DVD Review: Friends with Kids
Release Date: May 16, 2012
· Jennifer Westfeldt
· Jennifer Westfeld
· Adam Scott
· Jon Hamm
· Kristen Wiig
· Maya Rudolph
· Chris O'Dowd
· Megan Fox
· Edward Burns
· IMDb: Friends with Kids
by Lindsay Brand
Published: July 20, 2012
After watching the turmoil that raising a child together wreaks on even the healthiest of romantic relationships, Julie and Jason (Adam Scott) mull over the idea of having a child together. It makes sense. As they say in the movie, they have to be "100% committed half the time." They have never been attracted to each other, and have a platonic love for each other. Jason and Julie decide to try it out, and tell their close-knit group of friends: Missy (Kristin Wiig) and Ben (Jon Hamm) as well as Leslie (Maya Rudolph) and Alex (Chris O'Dowd). Their friends' reactions are varied as their expectations about Julie and Jason's chance of success.
Jennifer Westfeldt not only plays the role of Julie, but is also the director and writer. She has written two other films,
"Ira & Abby" and "Kissing Jessica Stein." She does a fabulous job of bringing her character to life. That's really the refreshing thing about this film -- all of the characters in the circle of friends are well-developed. As the film went on, I recognized these characters as people I could know in real life. In the extras, she talks about how a lot of these actors are friends of hers and wanted to be involved with the film as soon as they heard about the premise. Their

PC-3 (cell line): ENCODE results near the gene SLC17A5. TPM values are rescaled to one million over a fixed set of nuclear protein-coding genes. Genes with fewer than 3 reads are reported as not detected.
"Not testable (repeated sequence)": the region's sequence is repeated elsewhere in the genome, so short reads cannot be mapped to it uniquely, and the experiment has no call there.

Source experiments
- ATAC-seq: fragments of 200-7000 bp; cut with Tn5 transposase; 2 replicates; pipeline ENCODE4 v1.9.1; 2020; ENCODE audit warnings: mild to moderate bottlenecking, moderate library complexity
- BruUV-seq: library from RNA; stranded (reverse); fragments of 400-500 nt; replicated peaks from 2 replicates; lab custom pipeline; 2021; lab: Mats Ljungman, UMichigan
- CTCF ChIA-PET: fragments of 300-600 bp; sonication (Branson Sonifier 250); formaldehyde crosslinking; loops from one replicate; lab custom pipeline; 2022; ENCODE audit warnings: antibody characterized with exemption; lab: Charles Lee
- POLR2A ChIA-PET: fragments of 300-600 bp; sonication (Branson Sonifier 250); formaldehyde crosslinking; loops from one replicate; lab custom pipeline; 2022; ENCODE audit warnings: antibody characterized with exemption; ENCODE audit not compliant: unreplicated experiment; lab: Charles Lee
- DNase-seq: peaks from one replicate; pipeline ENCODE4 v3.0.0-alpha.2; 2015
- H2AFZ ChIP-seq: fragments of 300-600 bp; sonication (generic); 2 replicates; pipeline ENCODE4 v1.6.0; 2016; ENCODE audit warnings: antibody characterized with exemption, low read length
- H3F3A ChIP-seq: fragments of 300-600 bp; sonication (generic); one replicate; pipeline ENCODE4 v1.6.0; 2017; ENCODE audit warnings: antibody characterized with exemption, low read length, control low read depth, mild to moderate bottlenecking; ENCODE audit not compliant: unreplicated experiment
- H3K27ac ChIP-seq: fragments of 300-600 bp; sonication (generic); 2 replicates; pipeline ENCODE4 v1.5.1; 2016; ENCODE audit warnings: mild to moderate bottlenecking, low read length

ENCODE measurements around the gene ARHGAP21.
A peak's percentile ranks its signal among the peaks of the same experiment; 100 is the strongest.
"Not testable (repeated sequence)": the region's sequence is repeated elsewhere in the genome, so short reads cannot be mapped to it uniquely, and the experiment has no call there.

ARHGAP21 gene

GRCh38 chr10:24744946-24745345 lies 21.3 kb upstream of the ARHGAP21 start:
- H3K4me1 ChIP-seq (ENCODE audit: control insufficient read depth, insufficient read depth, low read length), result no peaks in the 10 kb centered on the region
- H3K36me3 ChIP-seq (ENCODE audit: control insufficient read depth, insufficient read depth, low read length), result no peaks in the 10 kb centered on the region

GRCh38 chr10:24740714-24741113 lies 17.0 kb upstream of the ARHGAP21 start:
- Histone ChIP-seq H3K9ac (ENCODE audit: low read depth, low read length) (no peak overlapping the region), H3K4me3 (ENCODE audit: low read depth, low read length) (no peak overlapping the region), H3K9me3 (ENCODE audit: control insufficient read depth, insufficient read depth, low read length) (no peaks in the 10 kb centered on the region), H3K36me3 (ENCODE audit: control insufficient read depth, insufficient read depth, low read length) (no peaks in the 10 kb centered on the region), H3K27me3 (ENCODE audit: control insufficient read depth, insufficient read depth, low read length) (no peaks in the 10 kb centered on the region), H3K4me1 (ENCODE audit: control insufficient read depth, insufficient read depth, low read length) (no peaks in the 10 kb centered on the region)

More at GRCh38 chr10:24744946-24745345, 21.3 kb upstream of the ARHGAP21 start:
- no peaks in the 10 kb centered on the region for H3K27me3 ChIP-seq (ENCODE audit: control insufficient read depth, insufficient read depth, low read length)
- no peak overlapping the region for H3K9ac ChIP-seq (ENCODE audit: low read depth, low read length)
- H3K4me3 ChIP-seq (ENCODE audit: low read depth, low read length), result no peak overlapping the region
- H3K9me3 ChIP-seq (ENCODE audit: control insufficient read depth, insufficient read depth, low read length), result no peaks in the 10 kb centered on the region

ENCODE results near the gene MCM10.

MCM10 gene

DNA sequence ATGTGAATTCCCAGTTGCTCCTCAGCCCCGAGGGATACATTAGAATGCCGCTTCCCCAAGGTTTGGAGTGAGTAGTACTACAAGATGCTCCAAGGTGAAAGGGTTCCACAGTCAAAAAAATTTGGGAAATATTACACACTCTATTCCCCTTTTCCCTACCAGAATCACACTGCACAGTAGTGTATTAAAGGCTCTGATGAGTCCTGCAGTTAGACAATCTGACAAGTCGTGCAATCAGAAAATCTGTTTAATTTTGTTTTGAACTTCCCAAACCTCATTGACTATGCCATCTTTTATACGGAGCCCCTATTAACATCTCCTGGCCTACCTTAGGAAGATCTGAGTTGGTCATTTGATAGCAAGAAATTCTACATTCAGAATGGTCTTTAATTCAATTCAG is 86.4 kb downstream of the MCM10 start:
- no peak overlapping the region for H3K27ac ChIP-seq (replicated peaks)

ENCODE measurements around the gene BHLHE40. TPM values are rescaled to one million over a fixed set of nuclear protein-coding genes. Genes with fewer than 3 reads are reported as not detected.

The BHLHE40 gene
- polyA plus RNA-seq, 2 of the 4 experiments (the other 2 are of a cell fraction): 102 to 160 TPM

camaraderie and disagreements on screen speak of their friendship behind the scenes.
Jason's love interest, Mary Jane, is played by Megan Fox. Even this supporting character has more depth than a typical romantic role. The same can be said for Julie's love interest, Curt, played by actor Edward Burns. Curt is not just Julie's knight in shining armor; he's a dad who is recovering from a divorce and genuinely wants the best for Julie and the children involved in their lives.
While one of the strengths of this movie was the depth of the characterization and friendships, I was bewildered and slightly unsatisfied with the way the central conflict was wrapped up at the end.
That being said, this DVD had an impressive collection of extras. They have extra scenes they cut from the final edition with optional commentary which filled in why some of the more worthy ones ended up on the cutting room floor. The blooper roll had some hilarious moments as well as the segment where they built a rapport with the young child actors. It also included a full film commentary with the director, Jennifer Westfeldt, as well as John Hamm and William Rexer where they shared behind the scenes stories.
The mildly unsatisfying ending was my main problem with the film, but the vast majority of the film was engaging, witty, and brutally honest. I think I'll watch it again.